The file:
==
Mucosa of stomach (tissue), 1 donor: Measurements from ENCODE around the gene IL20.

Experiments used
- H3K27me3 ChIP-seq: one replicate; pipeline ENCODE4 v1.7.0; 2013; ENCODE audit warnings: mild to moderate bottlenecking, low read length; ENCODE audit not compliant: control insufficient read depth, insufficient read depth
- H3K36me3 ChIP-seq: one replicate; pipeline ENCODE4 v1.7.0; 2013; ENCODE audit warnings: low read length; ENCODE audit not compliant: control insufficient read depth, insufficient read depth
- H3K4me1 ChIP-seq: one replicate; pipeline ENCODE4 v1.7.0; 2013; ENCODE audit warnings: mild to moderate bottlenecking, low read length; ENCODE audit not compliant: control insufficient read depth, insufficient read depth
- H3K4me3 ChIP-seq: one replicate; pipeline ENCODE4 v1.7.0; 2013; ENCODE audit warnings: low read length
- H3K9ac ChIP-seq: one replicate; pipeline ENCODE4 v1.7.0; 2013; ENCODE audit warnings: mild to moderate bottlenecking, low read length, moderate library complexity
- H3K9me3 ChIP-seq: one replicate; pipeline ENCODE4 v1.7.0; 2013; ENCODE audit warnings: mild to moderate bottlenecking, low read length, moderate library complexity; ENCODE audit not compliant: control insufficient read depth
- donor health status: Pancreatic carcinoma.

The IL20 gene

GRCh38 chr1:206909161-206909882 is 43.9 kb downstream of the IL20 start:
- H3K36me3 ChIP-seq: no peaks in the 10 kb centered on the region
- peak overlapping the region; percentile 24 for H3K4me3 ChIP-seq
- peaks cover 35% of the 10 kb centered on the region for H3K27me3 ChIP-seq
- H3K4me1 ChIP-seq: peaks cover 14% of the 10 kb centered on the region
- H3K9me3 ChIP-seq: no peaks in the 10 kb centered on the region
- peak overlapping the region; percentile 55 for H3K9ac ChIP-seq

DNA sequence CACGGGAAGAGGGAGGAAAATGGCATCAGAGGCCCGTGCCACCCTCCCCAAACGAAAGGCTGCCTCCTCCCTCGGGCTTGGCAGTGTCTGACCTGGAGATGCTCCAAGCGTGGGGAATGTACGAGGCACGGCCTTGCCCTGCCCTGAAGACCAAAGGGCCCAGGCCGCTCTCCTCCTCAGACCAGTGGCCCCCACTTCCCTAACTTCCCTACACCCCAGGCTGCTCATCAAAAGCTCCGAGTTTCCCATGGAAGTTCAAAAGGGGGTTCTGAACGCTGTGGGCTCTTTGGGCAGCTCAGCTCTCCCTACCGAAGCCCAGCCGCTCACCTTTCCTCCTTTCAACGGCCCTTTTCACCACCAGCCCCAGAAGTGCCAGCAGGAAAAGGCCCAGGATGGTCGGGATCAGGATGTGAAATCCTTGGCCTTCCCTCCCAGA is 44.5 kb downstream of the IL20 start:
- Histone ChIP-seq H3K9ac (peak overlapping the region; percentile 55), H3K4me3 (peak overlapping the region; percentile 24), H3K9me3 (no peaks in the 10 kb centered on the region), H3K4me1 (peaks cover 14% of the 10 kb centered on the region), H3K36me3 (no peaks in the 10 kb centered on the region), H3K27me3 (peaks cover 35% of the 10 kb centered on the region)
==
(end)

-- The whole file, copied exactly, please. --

Mucosa of stomach (tissue), 1 donor: Measurements from ENCODE around the gene IL20.

Experiments used
- H3K27me3 ChIP-seq: one replicate; pipeline ENCODE4 v1.7.0; 2013; ENCODE audit warnings: mild to moderate bottlenecking, low read length; ENCODE audit not compliant: control insufficient read depth, insufficient read depth
- H3K36me3 ChIP-seq: one replicate; pipeline ENCODE4 v1.7.0; 2013; ENCODE audit warnings: low read length; ENCODE audit not compliant: control insufficient read depth, insufficient read depth
- H3K4me1 ChIP-seq: one replicate; pipeline ENCODE4 v1.7.0; 2013; ENCODE audit warnings: mild to moderate bottlenecking, low read length; ENCODE audit not compliant: control insufficient read depth, insufficient read depth
- H3K4me3 ChIP-seq: one replicate; pipeline ENCODE4 v1.7.0; 2013; ENCODE audit warnings: low read length
- H3K9ac ChIP-seq: one replicate; pipeline ENCODE4 v1.7.0; 2013; ENCODE audit warnings: mild to moderate bottlenecking, low read length, moderate library complexity
- H3K9me3 ChIP-seq: one replicate; pipeline ENCODE4 v1.7.0; 2013; ENCODE audit warnings: mild to moderate bottlenecking, low read length, moderate library complexity; ENCODE audit not compliant: control insufficient read depth
- donor health status: Pancreatic carcinoma.

The IL20 gene

GRCh38 chr1:206909161-206909882 is 43.9 kb downstream of the IL20 start:
- H3K36me3 ChIP-seq: no peaks in the 10 kb centered on the region
- peak overlapping the region; percentile 24 for H3K4me3 ChIP-seq
- peaks cover 35% of the 10 kb centered on the region for H3K27me3 ChIP-seq
- H3K4me1 ChIP-seq: peaks cover 14% of the 10 kb centered on the region
- H3K9me3 ChIP-seq: no peaks in the 10 kb centered on the region
- peak overlapping the region; percentile 55 for H3K9ac ChIP-seq

DNA sequence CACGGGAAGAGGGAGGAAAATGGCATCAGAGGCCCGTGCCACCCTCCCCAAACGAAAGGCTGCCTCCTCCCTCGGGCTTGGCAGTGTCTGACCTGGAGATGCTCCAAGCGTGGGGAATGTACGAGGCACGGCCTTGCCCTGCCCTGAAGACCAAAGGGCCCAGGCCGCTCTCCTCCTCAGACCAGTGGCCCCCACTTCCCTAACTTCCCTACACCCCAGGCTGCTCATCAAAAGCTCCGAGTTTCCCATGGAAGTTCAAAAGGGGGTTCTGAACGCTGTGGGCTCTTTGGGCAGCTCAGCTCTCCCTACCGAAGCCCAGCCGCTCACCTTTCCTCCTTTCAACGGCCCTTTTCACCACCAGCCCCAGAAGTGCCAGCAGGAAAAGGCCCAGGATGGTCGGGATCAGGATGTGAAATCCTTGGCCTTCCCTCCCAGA is 44.5 kb downstream of the IL20 start:
- Histone ChIP-seq H3K9ac (peak overlapping the region; percentile 55), H3K4me3 (peak overlapping the region; percentile 24), H3K9me3 (no peaks in the 10 kb centered on the region), H3K4me1 (peaks cover 14% of the 10 kb centered on the region), H3K36me3 (no peaks in the 10 kb centered on the region), H3K27me3 (peaks cover 35% of the 10 kb centered on the region)